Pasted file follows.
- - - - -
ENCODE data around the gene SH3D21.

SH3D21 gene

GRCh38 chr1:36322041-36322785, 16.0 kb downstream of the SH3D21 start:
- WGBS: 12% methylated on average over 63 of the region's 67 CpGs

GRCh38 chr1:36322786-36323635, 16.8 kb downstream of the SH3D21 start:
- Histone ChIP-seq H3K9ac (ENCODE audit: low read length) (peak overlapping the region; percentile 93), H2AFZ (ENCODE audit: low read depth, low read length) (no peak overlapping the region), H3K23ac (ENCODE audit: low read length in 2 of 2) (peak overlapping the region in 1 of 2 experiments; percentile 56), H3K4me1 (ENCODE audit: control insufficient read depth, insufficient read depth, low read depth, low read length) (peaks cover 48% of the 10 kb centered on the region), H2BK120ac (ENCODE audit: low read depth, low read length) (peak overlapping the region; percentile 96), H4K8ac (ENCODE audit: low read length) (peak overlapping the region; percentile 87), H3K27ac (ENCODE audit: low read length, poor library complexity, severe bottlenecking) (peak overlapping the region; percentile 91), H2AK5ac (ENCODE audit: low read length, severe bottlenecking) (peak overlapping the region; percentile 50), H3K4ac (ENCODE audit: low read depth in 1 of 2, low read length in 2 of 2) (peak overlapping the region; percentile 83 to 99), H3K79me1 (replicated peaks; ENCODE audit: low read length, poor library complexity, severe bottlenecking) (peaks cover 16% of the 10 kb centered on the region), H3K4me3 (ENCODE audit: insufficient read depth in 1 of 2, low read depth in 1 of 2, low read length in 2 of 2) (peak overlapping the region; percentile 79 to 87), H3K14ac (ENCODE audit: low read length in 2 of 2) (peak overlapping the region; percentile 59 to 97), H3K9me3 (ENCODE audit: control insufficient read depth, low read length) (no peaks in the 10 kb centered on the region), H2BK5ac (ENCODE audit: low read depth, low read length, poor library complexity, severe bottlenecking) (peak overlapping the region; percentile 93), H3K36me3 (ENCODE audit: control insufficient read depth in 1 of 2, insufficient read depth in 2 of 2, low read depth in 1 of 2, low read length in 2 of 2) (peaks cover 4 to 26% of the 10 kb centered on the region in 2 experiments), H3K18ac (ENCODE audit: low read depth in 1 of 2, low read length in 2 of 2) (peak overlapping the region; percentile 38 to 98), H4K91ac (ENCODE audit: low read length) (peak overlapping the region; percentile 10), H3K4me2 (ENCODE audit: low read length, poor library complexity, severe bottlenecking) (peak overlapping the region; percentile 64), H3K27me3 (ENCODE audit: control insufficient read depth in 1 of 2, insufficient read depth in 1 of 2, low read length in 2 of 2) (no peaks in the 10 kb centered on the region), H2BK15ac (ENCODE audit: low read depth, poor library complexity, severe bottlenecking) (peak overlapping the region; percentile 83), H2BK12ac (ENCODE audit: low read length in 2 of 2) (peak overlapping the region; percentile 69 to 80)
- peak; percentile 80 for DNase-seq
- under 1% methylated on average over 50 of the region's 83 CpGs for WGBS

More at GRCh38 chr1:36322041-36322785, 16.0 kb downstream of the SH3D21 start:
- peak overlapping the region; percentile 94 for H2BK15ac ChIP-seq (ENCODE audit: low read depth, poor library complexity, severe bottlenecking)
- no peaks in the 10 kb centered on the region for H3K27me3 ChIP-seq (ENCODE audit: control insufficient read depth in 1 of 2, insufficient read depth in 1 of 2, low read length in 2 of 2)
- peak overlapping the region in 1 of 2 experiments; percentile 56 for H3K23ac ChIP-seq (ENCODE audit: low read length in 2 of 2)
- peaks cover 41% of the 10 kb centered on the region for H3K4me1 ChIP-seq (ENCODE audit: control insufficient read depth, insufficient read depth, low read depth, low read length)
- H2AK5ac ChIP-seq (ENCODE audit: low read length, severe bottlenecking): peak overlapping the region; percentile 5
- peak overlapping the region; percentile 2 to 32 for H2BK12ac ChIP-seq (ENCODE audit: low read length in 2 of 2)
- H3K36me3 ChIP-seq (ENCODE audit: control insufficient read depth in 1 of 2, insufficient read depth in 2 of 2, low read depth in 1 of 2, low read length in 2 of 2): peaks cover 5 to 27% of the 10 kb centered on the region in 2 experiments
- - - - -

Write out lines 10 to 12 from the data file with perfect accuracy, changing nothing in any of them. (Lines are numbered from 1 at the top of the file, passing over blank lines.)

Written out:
- peak overlapping the region; percentile 94 for H2BK15ac ChIP-seq (ENCODE audit: low read depth, poor library complexity, severe bottlenecking)
- no peaks in the 10 kb centered on the region for H3K27me3 ChIP-seq (ENCODE audit: control insufficient read depth in 1 of 2, insufficient read depth in 1 of 2, low read length in 2 of 2)
- peak overlapping the region in 1 of 2 experiments; percentile 56 for H3K23ac ChIP-seq (ENCODE audit: low read length in 2 of 2)